In spring hay fever can be triggered by tree and grass pollen.  There are two types of flower pollen. One is very light and is easily airborne, this light pollen causes allergies. The second pollen is heavier, it is collected by bees and made into bee pollen.

Did you know that research indicates that if you take small amounts of bee pollen from your local area a few months before the hay fever season your body may become desensitised to the air borne pollens?  It works like a vaccination does against childhood diseases. Desensitisation is based on the idea that the taking of the bee pollen will cause the body to produce antibodies that will cancel out the effects of the air born pollen when the person is exposed to it again.  See below this blog for more details on research in the area.

Many of our customers have commented that their allergies have lessened when either taking Sweetree Bee Pollen or Honey.  Our honey is not finely filtered and therefore retain a high pollen count.  So to help with your hay fever symptoms try either taking bee pollen every day or raw honey from your local area. Sweetree produces bee pollen in the Horsham Downs area and honey from Hamilton City, Horsham Downs, Ngaurwahia and Marokopa (King Country) areas.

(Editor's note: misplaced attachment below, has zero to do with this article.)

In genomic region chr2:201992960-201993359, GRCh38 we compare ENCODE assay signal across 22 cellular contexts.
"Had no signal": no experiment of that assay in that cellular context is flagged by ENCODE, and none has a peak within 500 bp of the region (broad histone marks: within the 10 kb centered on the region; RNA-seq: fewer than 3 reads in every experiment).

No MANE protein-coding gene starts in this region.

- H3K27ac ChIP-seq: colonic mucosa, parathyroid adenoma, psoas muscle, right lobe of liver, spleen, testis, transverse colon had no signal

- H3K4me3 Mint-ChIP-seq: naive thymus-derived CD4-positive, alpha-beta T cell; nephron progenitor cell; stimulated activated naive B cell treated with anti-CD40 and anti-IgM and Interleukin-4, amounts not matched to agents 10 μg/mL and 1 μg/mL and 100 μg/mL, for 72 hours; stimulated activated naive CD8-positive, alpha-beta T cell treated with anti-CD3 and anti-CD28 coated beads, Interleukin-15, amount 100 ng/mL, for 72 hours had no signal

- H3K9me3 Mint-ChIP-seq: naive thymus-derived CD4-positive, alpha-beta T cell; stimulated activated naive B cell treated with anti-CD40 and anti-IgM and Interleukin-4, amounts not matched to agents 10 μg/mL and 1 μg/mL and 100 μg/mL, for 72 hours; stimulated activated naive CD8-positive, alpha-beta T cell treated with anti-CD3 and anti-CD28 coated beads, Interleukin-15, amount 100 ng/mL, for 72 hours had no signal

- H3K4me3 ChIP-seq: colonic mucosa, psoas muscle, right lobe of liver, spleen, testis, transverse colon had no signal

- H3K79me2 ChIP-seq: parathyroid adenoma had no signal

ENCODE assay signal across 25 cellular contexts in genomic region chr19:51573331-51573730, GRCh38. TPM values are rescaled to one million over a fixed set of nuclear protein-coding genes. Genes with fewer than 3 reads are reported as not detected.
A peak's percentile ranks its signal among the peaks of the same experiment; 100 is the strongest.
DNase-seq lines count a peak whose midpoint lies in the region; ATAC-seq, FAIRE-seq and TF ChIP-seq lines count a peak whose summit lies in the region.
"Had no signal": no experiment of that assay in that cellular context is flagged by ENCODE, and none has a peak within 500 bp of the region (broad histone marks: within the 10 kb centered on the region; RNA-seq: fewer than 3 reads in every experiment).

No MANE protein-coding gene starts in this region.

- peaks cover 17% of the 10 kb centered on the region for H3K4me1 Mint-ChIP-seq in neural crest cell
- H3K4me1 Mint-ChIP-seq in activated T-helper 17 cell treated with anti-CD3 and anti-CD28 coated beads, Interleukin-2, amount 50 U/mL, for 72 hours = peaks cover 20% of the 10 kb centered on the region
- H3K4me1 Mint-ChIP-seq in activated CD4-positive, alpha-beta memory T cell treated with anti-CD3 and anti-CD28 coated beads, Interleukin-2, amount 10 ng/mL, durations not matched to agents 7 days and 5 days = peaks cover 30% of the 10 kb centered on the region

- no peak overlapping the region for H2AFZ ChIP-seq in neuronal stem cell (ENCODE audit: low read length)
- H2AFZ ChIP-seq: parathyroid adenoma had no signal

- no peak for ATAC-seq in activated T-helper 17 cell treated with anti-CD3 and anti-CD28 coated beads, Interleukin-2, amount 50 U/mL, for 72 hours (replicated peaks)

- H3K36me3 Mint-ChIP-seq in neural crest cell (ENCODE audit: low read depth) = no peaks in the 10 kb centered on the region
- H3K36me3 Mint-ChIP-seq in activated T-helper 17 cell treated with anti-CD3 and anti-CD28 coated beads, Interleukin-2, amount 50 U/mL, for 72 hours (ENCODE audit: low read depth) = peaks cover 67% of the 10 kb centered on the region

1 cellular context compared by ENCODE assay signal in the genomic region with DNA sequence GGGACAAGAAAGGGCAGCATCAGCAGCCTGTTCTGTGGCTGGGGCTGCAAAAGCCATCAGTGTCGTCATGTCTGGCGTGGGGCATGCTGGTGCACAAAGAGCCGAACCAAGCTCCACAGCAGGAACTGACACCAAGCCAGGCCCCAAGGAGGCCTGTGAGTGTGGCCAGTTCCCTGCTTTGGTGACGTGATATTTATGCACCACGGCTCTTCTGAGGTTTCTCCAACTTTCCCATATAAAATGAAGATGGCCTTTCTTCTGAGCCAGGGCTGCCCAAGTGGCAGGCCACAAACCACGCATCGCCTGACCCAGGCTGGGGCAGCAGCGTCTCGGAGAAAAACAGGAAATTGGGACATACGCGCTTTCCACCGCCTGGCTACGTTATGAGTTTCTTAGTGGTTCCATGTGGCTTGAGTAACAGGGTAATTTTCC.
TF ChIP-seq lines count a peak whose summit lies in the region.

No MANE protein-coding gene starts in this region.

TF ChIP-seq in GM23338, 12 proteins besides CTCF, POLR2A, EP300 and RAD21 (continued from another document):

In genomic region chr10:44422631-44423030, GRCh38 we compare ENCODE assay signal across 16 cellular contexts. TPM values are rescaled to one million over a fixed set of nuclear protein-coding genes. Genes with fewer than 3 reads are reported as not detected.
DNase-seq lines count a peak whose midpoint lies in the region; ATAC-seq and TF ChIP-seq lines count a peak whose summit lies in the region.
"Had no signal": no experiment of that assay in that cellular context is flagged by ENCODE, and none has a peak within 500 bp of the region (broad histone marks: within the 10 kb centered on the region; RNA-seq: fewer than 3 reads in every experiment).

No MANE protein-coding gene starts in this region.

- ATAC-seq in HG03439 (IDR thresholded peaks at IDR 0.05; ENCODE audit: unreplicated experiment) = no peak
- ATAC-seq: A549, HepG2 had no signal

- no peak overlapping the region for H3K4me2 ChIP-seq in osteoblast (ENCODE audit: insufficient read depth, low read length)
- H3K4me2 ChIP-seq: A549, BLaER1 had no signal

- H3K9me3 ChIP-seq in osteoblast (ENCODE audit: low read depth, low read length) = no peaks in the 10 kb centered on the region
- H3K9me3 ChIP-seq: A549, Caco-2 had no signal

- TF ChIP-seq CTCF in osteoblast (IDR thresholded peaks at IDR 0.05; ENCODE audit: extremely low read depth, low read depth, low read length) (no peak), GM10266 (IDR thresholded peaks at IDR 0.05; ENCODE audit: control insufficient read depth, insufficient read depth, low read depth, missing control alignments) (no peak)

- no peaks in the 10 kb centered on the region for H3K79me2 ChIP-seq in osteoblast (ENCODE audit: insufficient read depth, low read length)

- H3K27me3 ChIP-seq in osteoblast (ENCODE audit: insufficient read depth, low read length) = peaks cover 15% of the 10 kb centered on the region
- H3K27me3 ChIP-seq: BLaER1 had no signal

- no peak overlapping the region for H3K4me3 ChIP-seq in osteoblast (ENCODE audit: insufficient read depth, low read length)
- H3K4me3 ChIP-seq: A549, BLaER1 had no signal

If you feel you need something more to protect you against allergies see a health professional.  You may want to see your doctor, pharmacy, herbalist, Chinese medicine therapist, Naturopath, etc. 

Breathe easy this spring!

Read more about bee pollen and check out the Research on its benefits 


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lying-in-grass
Topics: , Health Articles , Products
 

Sustainable Me Challenge - August

Written by Stephanie on August 2nd, 2017.      0 comments

This month's 'Sustainable Me' challenge is to reduce our water use.